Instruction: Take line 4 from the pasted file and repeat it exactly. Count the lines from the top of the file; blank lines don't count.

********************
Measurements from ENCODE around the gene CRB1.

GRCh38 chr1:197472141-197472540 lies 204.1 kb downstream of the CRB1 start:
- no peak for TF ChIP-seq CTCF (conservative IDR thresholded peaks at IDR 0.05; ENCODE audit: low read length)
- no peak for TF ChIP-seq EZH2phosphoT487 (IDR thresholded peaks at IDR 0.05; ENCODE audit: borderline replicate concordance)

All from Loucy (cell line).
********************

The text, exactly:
- no peak for TF ChIP-seq EZH2phosphoT487 (IDR thresholded peaks at IDR 0.05; ENCODE audit: borderline replicate concordance)